China Currency Manipulation Could Be Just What Trump NeedsBy
Trump administration has sent mixed messages on the yuan
Currency policy will be in spotlight at upcoming G-20 meeting
Top American economic officials, set to meet their Chinese counterparts next week at a Group of 20 gathering, may find one of their toughest challenges yet to hash out agreed language on foreign-exchange policy.
While President Donald Trump has repeatedly blasted Beijing for manipulating the yuan to make it cheaper, the People’s Bank of China has been intervening to cushion declines. That leaves American representatives at the G-20 finance chiefs’ gathering in Germany on March 17-18 needing to square past U.S. support for yuan liberalization with avoiding a continuous depreciation that would worsen the deficit with their top trade partner.
"It’s not about how we twist their arm" to support the yuan, said Patrick Chovanec, chief strategist at Silvercrest Asset Management in New York, who previously worked at Beijing’s Tsinghua University. "They’re doing it already." The question is how to communicate "that’s exactly what we want you to do," he said.
Both nations have repeatedly endorsed moves toward a market-set Chinese currency, with Premier Li Keqiang saying Sunday it will be "further liberalized." The problem is that the current market impetus is to weaken the yuan, a direction that carries the risk not only of exacerbating trade tensions but of undermining China by spurring outflows of capital. And its liberalization has had bumps: a mini-devaluation in August 2015 roiled global markets.
In the U.S., there’s been a mixed message. On the one hand, Treasury Secretary Steven Mnuchin has signaled no urgency to designate China a currency manipulator -- where manipulation is defined as giving an artificial trade boost. On the other, Trump has dubbed China a “grand champion” of such manipulation.
Meantime, a rebounding dollar is putting fresh pressure on the yuan, down 0.4 percent in the past week to trade at 6.8978 against the greenback Tuesday afternoon in Shanghai. Bets on a March Federal Reserve interest-rate increase bring fresh focus to currency matters ahead of the G-20 confab, set to be Mnuchin’s debut on that circuit.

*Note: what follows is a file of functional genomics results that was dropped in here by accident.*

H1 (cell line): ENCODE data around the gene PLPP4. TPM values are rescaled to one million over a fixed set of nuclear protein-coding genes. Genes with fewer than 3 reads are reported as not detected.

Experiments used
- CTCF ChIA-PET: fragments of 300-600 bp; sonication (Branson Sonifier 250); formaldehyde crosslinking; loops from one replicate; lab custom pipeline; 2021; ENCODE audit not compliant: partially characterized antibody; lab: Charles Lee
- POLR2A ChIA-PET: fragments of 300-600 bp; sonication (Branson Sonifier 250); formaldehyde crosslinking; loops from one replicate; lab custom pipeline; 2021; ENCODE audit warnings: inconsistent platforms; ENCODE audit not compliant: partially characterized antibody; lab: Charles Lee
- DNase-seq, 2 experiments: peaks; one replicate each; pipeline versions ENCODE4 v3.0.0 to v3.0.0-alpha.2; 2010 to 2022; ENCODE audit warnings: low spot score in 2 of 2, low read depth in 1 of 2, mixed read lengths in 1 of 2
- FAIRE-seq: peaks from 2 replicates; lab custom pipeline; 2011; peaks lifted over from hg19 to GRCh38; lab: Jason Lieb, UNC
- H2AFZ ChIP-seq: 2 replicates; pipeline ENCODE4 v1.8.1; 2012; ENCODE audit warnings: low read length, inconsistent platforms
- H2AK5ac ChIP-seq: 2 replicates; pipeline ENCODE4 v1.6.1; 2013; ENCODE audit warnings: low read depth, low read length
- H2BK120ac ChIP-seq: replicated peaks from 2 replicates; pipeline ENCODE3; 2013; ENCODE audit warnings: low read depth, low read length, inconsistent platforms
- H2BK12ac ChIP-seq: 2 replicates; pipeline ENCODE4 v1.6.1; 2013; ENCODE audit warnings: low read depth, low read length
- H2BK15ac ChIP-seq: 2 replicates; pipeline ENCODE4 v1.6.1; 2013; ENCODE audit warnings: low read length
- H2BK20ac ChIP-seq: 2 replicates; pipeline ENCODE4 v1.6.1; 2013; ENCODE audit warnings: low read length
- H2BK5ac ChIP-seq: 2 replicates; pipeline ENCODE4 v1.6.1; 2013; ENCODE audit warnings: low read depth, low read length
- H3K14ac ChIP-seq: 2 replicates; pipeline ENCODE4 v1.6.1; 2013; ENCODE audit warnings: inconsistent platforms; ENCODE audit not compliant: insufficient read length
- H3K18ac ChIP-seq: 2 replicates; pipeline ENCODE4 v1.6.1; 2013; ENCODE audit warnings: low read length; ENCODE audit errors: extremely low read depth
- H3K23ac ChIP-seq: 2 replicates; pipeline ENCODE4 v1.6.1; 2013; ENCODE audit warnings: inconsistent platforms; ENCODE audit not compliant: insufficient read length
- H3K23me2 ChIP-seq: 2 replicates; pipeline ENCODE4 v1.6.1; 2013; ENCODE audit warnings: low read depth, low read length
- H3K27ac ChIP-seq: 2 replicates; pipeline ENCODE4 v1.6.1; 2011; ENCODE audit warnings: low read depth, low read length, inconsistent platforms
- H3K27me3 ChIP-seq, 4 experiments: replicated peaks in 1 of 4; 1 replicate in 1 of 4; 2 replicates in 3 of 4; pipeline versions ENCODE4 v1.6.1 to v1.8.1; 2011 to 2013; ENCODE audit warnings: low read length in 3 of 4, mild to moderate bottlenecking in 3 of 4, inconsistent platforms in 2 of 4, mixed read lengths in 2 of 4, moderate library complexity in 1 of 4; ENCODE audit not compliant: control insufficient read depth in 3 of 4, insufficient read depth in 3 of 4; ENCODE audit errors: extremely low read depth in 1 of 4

Given the U.S. interest in avoiding an excessively strong dollar as Trump tries to stoke American growth, some sort of deal -- at least with China -- can’t be ruled out, some analysts say.
"The prospect of the U.S. and China agreeing on a deal on the dollar, as a part of the negotiations on how best to reshape trade, is a scenario I struggle to refute," said Stephen Jen, the London-based chief executive of hedge fund Eurizon SLJ Capital Ltd. and a past skeptic of any grand "Plaza Accord" type deals embracing a weaker greenback.
China’s foreign-exchange reserves have shrunk by a quarter since peaking at almost $4 trillion in 2014. The stockpile unexpectedly rose to $3.005 trillion in February, data on Tuesday showed, the first rise since June and a sign of China’s tighter capital curbs at work.
The G-20’s language on exchange rates already received a tweak last year, when China held the group’s rotating leadership and the finance chiefs omitted specific reference to calls for greater flexibility. A draft of the G-20 statement for next week’s gathering said officials “reaffirm our previous exchange-rate commitments,” though language on avoiding use of currencies for competitive purposes was omitted.
See here the evolution of language under the G-groups, first the G-7 industrial nations and later the G-20, which became the top body in 2009.
|2003||Dubai, G-7||Called for major nations to embrace “more flexibility” in exchange rates, “based on market mechanisms."|
|2004||Washington, G-7||“We emphasize that more flexibility in exchange rates is desirable for major countries or economic areas that lack such flexibility.” China attended a G-7 dinner at this meeting for the first time.|
|2006||Singapore, G-7||More currency flexibility is "desirable in emerging economies with large current-account surpluses, especially China." The country was repeatedly singled out by name that year.|
|2010||Gyeongju, South Korea, |
|Agreed to “move towards more market determined exchange rate systems that reflect underlying economic fundamentals and refrain from competitive devaluation of currencies.”|
|2016||Shanghai, G-20||"We will consult closely on exchange markets. We reaffirm our previous exchange rate commitments, including that we will refrain from competitive devaluations."|
Prior to 2014, calls for a freer yuan were the effective equivalent of pressing for appreciation, with China enjoying bumper current-account surpluses before capital outflows swelled. With the situation now reversed, the message from developed nations, and particularly the U.S., has gotten more complicated.
“It is in both countries’ interest right now for China to try to avoid further depreciation,” said Brad Setser, a senior fellow at the Council on Foreign Relations in New York and a former U.S. Treasury Department official. "I don’t think China is ready" for an unfettered currency given the state of its domestic financial industry, he said.
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